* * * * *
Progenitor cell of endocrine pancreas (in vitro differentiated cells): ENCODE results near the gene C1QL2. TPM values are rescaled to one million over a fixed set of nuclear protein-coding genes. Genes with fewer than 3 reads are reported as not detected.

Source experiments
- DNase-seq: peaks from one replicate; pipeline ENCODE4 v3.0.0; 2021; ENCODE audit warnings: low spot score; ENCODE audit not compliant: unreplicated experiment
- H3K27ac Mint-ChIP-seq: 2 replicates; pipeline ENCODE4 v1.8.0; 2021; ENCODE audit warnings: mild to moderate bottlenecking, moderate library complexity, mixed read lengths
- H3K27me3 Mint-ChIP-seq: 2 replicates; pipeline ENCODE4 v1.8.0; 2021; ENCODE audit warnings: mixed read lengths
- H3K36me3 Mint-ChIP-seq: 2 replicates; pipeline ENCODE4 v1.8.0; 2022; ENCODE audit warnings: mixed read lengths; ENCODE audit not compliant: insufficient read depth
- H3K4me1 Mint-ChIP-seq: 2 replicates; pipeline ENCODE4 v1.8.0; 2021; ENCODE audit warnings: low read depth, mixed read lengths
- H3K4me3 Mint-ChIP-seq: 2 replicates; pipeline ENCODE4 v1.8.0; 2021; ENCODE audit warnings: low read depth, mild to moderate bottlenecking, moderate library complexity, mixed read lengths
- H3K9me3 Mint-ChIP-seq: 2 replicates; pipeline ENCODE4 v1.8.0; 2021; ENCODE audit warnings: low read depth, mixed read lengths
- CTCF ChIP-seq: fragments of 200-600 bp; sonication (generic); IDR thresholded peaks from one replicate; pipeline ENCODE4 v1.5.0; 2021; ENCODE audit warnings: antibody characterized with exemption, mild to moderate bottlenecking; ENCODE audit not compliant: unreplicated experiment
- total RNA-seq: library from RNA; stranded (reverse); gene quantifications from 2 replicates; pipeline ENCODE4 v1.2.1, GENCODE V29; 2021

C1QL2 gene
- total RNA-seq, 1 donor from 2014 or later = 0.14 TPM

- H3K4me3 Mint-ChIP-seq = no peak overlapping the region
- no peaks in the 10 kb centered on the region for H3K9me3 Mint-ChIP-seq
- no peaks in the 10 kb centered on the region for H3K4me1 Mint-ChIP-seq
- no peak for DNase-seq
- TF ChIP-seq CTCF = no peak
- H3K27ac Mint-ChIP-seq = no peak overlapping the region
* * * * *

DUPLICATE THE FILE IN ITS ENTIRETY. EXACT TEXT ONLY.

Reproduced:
Progenitor cell of endocrine pancreas (in vitro differentiated cells): ENCODE results near the gene C1QL2. TPM values are rescaled to one million over a fixed set of nuclear protein-coding genes. Genes with fewer than 3 reads are reported as not detected.

Source experiments
- DNase-seq: peaks from one replicate; pipeline ENCODE4 v3.0.0; 2021; ENCODE audit warnings: low spot score; ENCODE audit not compliant: unreplicated experiment
- H3K27ac Mint-ChIP-seq: 2 replicates; pipeline ENCODE4 v1.8.0; 2021; ENCODE audit warnings: mild to moderate bottlenecking, moderate library complexity, mixed read lengths
- H3K27me3 Mint-ChIP-seq: 2 replicates; pipeline ENCODE4 v1.8.0; 2021; ENCODE audit warnings: mixed read lengths
- H3K36me3 Mint-ChIP-seq: 2 replicates; pipeline ENCODE4 v1.8.0; 2022; ENCODE audit warnings: mixed read lengths; ENCODE audit not compliant: insufficient read depth
- H3K4me1 Mint-ChIP-seq: 2 replicates; pipeline ENCODE4 v1.8.0; 2021; ENCODE audit warnings: low read depth, mixed read lengths
- H3K4me3 Mint-ChIP-seq: 2 replicates; pipeline ENCODE4 v1.8.0; 2021; ENCODE audit warnings: low read depth, mild to moderate bottlenecking, moderate library complexity, mixed read lengths
- H3K9me3 Mint-ChIP-seq: 2 replicates; pipeline ENCODE4 v1.8.0; 2021; ENCODE audit warnings: low read depth, mixed read lengths
- CTCF ChIP-seq: fragments of 200-600 bp; sonication (generic); IDR thresholded peaks from one replicate; pipeline ENCODE4 v1.5.0; 2021; ENCODE audit warnings: antibody characterized with exemption, mild to moderate bottlenecking; ENCODE audit not compliant: unreplicated experiment
- total RNA-seq: library from RNA; stranded (reverse); gene quantifications from 2 replicates; pipeline ENCODE4 v1.2.1, GENCODE V29; 2021

C1QL2 gene
- total RNA-seq, 1 donor from 2014 or later = 0.14 TPM

- H3K4me3 Mint-ChIP-seq = no peak overlapping the region
- no peaks in the 10 kb centered on the region for H3K9me3 Mint-ChIP-seq
- no peaks in the 10 kb centered on the region for H3K4me1 Mint-ChIP-seq
- no peak for DNase-seq
- TF ChIP-seq CTCF = no peak
- H3K27ac Mint-ChIP-seq = no peak overlapping the region